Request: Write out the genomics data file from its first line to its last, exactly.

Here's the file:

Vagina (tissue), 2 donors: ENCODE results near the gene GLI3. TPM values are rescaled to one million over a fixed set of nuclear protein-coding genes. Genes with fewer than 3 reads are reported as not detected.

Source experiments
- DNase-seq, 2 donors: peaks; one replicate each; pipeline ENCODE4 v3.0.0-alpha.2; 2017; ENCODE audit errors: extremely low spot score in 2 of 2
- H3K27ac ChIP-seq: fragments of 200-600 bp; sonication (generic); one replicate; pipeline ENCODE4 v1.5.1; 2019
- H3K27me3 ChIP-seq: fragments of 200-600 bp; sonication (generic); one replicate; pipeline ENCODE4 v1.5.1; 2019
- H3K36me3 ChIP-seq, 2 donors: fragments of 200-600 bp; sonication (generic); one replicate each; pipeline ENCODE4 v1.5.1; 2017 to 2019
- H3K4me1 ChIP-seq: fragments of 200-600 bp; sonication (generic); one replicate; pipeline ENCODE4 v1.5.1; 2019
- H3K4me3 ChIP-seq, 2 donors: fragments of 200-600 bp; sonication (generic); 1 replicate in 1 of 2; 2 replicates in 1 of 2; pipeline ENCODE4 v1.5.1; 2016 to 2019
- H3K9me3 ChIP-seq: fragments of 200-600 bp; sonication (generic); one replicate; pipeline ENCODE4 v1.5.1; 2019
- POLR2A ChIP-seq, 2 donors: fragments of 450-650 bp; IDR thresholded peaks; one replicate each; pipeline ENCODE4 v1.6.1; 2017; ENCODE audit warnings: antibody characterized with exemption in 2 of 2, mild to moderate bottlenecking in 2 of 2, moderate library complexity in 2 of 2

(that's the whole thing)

Vagina (tissue), 2 donors: ENCODE results near the gene GLI3. TPM values are rescaled to one million over a fixed set of nuclear protein-coding genes. Genes with fewer than 3 reads are reported as not detected.

Source experiments
- DNase-seq, 2 donors: peaks; one replicate each; pipeline ENCODE4 v3.0.0-alpha.2; 2017; ENCODE audit errors: extremely low spot score in 2 of 2
- H3K27ac ChIP-seq: fragments of 200-600 bp; sonication (generic); one replicate; pipeline ENCODE4 v1.5.1; 2019
- H3K27me3 ChIP-seq: fragments of 200-600 bp; sonication (generic); one replicate; pipeline ENCODE4 v1.5.1; 2019
- H3K36me3 ChIP-seq, 2 donors: fragments of 200-600 bp; sonication (generic); one replicate each; pipeline ENCODE4 v1.5.1; 2017 to 2019
- H3K4me1 ChIP-seq: fragments of 200-600 bp; sonication (generic); one replicate; pipeline ENCODE4 v1.5.1; 2019
- H3K4me3 ChIP-seq, 2 donors: fragments of 200-600 bp; sonication (generic); 1 replicate in 1 of 2; 2 replicates in 1 of 2; pipeline ENCODE4 v1.5.1; 2016 to 2019
- H3K9me3 ChIP-seq: fragments of 200-600 bp; sonication (generic); one replicate; pipeline ENCODE4 v1.5.1; 2019
- POLR2A ChIP-seq, 2 donors: fragments of 450-650 bp; IDR thresholded peaks; one replicate each; pipeline ENCODE4 v1.6.1; 2017; ENCODE audit warnings: antibody characterized with exemption in 2 of 2, mild to moderate bottlenecking in 2 of 2, moderate library complexity in 2 of 2